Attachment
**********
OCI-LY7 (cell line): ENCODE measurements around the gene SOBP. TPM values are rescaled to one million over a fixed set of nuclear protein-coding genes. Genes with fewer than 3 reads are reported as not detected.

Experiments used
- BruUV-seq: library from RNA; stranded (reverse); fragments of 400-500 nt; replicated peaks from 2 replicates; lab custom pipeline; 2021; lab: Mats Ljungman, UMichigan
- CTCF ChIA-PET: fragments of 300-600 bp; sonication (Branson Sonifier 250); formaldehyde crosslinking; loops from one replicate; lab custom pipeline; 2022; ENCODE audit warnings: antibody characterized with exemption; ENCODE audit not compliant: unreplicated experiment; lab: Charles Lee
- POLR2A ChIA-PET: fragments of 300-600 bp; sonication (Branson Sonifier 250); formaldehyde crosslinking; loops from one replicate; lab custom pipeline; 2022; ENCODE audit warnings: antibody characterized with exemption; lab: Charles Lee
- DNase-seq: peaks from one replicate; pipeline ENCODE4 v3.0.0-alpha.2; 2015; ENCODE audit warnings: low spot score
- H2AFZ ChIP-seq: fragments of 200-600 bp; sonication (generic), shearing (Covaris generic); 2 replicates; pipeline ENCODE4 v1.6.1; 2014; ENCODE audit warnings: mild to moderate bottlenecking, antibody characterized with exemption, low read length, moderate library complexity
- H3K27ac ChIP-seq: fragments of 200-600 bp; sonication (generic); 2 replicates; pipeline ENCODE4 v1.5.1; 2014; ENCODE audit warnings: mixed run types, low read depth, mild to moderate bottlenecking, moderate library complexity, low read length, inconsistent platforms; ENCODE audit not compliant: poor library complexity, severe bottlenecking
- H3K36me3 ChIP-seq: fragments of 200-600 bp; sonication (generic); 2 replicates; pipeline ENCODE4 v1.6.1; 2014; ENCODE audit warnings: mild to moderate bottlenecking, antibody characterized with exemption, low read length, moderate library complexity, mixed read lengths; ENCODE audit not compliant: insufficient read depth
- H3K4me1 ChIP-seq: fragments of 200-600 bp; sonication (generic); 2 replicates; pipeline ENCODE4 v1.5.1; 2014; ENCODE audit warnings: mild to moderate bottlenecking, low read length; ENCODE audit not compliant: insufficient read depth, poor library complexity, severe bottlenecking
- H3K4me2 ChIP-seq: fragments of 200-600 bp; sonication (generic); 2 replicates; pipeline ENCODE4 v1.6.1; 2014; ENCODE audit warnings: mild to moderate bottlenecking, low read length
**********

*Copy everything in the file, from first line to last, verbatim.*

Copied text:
OCI-LY7 (cell line): ENCODE measurements around the gene SOBP. TPM values are rescaled to one million over a fixed set of nuclear protein-coding genes. Genes with fewer than 3 reads are reported as not detected.

Experiments used
- BruUV-seq: library from RNA; stranded (reverse); fragments of 400-500 nt; replicated peaks from 2 replicates; lab custom pipeline; 2021; lab: Mats Ljungman, UMichigan
- CTCF ChIA-PET: fragments of 300-600 bp; sonication (Branson Sonifier 250); formaldehyde crosslinking; loops from one replicate; lab custom pipeline; 2022; ENCODE audit warnings: antibody characterized with exemption; ENCODE audit not compliant: unreplicated experiment; lab: Charles Lee
- POLR2A ChIA-PET: fragments of 300-600 bp; sonication (Branson Sonifier 250); formaldehyde crosslinking; loops from one replicate; lab custom pipeline; 2022; ENCODE audit warnings: antibody characterized with exemption; lab: Charles Lee
- DNase-seq: peaks from one replicate; pipeline ENCODE4 v3.0.0-alpha.2; 2015; ENCODE audit warnings: low spot score
- H2AFZ ChIP-seq: fragments of 200-600 bp; sonication (generic), shearing (Covaris generic); 2 replicates; pipeline ENCODE4 v1.6.1; 2014; ENCODE audit warnings: mild to moderate bottlenecking, antibody characterized with exemption, low read length, moderate library complexity
- H3K27ac ChIP-seq: fragments of 200-600 bp; sonication (generic); 2 replicates; pipeline ENCODE4 v1.5.1; 2014; ENCODE audit warnings: mixed run types, low read depth, mild to moderate bottlenecking, moderate library complexity, low read length, inconsistent platforms; ENCODE audit not compliant: poor library complexity, severe bottlenecking
- H3K36me3 ChIP-seq: fragments of 200-600 bp; sonication (generic); 2 replicates; pipeline ENCODE4 v1.6.1; 2014; ENCODE audit warnings: mild to moderate bottlenecking, antibody characterized with exemption, low read length, moderate library complexity, mixed read lengths; ENCODE audit not compliant: insufficient read depth
- H3K4me1 ChIP-seq: fragments of 200-600 bp; sonication (generic); 2 replicates; pipeline ENCODE4 v1.5.1; 2014; ENCODE audit warnings: mild to moderate bottlenecking, low read length; ENCODE audit not compliant: insufficient read depth, poor library complexity, severe bottlenecking
- H3K4me2 ChIP-seq: fragments of 200-600 bp; sonication (generic); 2 replicates; pipeline ENCODE4 v1.6.1; 2014; ENCODE audit warnings: mild to moderate bottlenecking, low read length